Saturday, March 25
Ellis texts me, asKing (1) Did I hear it? The house collapsing just now? And (2) When does he get his ten dollars?
You’re going straight to hell, I write back. Do not pass go, do not collect $200.
Ellis: after you 🙂
Yesterday he waved an Alexander Hamilton under my nose and said the Ocean Drive house wouldn’t last the weekend. I just about slapped it from his hand. In no universe is it okay to bet on catastrophes, for or against. No matter that no one lives in that house. No matter that I pretty much always want to do whatever Ellis wants.
Me: Wait, pretend I said DMV. I feel like that’s worse.
Him: to late! we’re going to hell!! get in the car!!!
I blink at that “to” like my phone might locate a second “o” if I wait long enough.
Ellis MacQueen, folks. The boy who beat me on the SATs.
Him: see you in 10?
My whale-print boots and I wade through brown water and wave at neighbors retrieving soggy newspapers. I’m smiling, but I’m picturing the worst. The two-story Cape Codder cracked open like a hinged dollhouse. Ellis saying “Oh wow,” trying to sound sad. But the truth is he likes how something as big and sturdy as a house will collapse if you kick it hard enough.
Ellis is already there when I hit the beach. He stands apart from the other onlookers, his navy L.L. Bean windbreaker zipped to his chin. It’s too cold for shorts but he’s wearing them, so his prosthetic leg is visible below his right knee. Damp, dark hair hangs in his eyes. Without saying anything, I step up next to him and bump the side of my body into his. He bumps me back.
The only surprise: a leash knotted around his fist, and Goose herself at the other end. She’s as ugly as ever. If I had to guess her breed, I’d say black Lab–Australian shepherd mix meets hyena. Plus there’s her mouthful of snaggleteeth, matted fur no matter how recently she’s been groomed, and today the addition of four little booties, one on each paw.
Ellis sees the question on my face and explains, “Tommy asked me to watch her.”
Before I can figure out what that means, there’s a crash that makes both Goose and me jump. The Ocean Drive house shivers and settles into its most dangerous slant yet.
“Oh wow,” Ellis says.
As its foundation buckles, everything the rental’s landlord didn’t bother putting in storage spills from its open mouth. Soggy seashell-print curtains, red pot holders shaped like lobster claws, all too brightly colored against the gray sea, the taupe sand.
“Is the diner okay?” I say it like who cares, not me, but of course I do. His parents’ restaurant has one of our town’s many unplanned oceanfront views. With the house in front of us becoming driftwood as we speak, MacQueen’s Diner is next-closest to shore, and last I checked, his family doesn’t have plans to rebuild. They don’t have any plans at all.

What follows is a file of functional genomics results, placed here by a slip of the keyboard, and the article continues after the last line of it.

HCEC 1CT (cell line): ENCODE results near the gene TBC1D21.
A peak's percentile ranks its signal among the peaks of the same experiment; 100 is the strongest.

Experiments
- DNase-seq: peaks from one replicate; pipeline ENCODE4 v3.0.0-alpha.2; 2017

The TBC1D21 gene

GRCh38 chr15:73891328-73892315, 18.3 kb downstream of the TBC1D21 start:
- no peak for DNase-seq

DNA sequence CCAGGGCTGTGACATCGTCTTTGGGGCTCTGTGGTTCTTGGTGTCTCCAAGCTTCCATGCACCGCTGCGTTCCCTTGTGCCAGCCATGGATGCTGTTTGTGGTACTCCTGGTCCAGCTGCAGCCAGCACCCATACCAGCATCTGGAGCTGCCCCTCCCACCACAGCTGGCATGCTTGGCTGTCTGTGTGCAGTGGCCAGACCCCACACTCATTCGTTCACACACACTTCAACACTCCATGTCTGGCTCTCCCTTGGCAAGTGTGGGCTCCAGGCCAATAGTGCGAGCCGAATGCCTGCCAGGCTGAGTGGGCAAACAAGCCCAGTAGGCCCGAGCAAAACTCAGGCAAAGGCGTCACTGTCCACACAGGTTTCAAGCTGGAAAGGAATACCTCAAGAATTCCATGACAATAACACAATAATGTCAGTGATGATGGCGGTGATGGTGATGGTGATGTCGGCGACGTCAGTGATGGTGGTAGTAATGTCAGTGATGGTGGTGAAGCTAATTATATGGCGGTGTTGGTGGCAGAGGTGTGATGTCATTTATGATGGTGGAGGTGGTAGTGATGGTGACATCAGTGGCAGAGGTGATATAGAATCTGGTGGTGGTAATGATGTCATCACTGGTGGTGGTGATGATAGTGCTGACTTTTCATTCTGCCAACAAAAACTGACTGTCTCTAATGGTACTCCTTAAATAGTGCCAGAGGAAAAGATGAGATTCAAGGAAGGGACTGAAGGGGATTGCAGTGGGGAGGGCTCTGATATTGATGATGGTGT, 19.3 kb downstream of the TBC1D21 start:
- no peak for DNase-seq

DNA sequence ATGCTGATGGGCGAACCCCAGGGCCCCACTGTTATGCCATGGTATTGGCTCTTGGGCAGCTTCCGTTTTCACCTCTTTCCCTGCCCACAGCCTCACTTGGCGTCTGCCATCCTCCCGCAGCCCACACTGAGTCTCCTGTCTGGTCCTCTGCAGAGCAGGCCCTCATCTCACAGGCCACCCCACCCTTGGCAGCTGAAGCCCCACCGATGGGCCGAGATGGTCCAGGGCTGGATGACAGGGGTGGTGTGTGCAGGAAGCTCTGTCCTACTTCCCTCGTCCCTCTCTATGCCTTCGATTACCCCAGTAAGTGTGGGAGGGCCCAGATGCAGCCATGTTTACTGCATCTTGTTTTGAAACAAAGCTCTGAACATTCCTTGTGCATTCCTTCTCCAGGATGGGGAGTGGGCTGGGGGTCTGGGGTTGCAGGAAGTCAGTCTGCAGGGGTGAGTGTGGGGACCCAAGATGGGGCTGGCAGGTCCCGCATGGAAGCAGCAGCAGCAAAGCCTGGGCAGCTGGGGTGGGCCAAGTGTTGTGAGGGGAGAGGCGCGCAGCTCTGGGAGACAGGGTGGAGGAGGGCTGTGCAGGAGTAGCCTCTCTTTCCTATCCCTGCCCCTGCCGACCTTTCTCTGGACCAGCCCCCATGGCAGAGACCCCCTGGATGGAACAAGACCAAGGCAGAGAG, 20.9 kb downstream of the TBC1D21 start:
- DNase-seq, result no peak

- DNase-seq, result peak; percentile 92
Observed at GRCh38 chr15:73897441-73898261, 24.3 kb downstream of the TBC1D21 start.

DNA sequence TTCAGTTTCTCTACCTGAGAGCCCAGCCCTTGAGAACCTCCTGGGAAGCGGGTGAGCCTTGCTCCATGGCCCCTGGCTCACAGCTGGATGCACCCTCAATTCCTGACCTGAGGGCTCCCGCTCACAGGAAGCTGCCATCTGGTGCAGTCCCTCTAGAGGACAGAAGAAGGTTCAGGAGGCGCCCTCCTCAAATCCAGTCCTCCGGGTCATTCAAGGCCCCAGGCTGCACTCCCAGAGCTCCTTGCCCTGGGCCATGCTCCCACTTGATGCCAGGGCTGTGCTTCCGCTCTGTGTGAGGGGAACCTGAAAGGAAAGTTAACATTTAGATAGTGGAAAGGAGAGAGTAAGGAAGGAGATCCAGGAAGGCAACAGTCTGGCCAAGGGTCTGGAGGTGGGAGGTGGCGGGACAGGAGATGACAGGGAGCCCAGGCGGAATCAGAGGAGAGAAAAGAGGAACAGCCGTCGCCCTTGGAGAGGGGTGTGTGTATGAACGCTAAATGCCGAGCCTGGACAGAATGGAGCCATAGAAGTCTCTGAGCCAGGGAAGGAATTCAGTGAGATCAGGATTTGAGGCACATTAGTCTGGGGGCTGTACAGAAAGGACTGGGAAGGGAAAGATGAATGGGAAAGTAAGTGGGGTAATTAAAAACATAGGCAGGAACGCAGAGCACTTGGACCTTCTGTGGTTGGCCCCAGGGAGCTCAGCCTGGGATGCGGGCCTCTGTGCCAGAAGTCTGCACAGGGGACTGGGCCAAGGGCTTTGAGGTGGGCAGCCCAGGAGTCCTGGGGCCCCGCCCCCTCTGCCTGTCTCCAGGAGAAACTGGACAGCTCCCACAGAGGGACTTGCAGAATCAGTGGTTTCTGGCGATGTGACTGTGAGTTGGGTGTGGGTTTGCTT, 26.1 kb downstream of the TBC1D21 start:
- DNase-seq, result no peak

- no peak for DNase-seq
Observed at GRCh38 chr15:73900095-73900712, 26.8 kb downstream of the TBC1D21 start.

Ellis’s eyes go wide. “Um. I think you should see for yourself.”
At once I’m back in a childhood nightmare: standing on the diner’s countertop as water surges through the front door, seaweed coiled in the coffeepot, barnacles scarring every surface, stubborn as cement. All this in the two seconds it takes Ellis’s face to fall into a lazy, teasing grin.
“You shouldn’t joke about that!” I gasp.
He looks down at my hand, which has accidentally grabbed his wrist. I let go. Scowl. His smile stretches across his whole face.
I let him get away with it only because of how pitiful this whole situation is. Figure A: waves swallowing a house and only nine people bored enough to come see it. Figure B: Goose up to her doggie elbows in floodwater, trying to sniff her own butt.
If you’ve never seen a jetty, walk to the end of Main Street and look for the man-made pile of rocks sticking out into the water, a straight shot for a whole quarter mile.
If you only want to know the important part, it’s this: The jetty makes it so the waves don’t just break against our shores—they pummel the coastline until it’s unrecognizable. Add rising sea levels and we lose several feet of beach each year.
Last month, Maine’s governor finally approved funds to tear the jetty down. But it’s like the fourth law of physics that every time one problem gets solved, another takes its place.
For West Finch, that looked like the three college kids from California who parked themselves on the rocks last week. After reading about West Finch in environmental studies class, they felt they had a civic duty to save our precious coastal wildlife. Specifically, a bird called the piping plover.
The piping plover’s thing is that it lays its eggs right in the sand where anyone can step on them. So of course they’re under all these protections and somehow still halfway extinct. West Finch hasn’t had plovers in years, but—just in case!—our mayor put the jetty demolition on hold. Dynamite is not ideal egg-laying mood music, apparently. Meanwhile the protestors say they’re not leaving until the project’s canceled altogether.
I scan the faces of the other Ocean Drive spectators. No sign of the ringleader’s vibrant blue hair, or the dreads or Birkenstocks or hemp-whatever her two co-members are probably sporting. I haven’t seen them up close (pretending they don’t exist is my protest of their protest), but I’m sure I’d recognize them. I snap a few pictures of the wrecked house with my phone. Maybe if they saw this place, they’d understand their crusade is more complicated than they think.
I follow Ellis to where the house’s back door used to be. Water gushes from a rectangular basement window, and with it, a stream of items that point to a richer life than summer holidays. I collect a topless Barbie doll with seaweed threaded through her hair, a bloated paperback with yellowed edges, and a teacup patterned with pink peonies, broken cleanly in two. Ellis comes back with a WORLD’S BEST GRANDPA medal around his neck.
I raise an eyebrow.
“It’s because I give out a lot of sweets,” he says.
Face full of mischief, he reaches into his jacket pockets and pulls out a whoopie pie in each hand, nestled in plastic sandwich baggies. He offers what looks like the bigger one to me. It doesn’t feel entirely appropriate to snack while we wade through thousands of dollars in property damage, but whoopie pies are so much work that Ellis’s mom bakes only a couple dozen each day. The sandwich cakes are a dark, sticky chocolate filled with whipped marshmallow fluff.
“So,” I say through a glob of frosting. “Are we going to talk about Goose’s footwear?”
Because the dog, she is still wearing those booties.
Ellis pushes his hair out of his face with the back of his arm and rolls his eyes. “He wouldn’t let us leave without them.”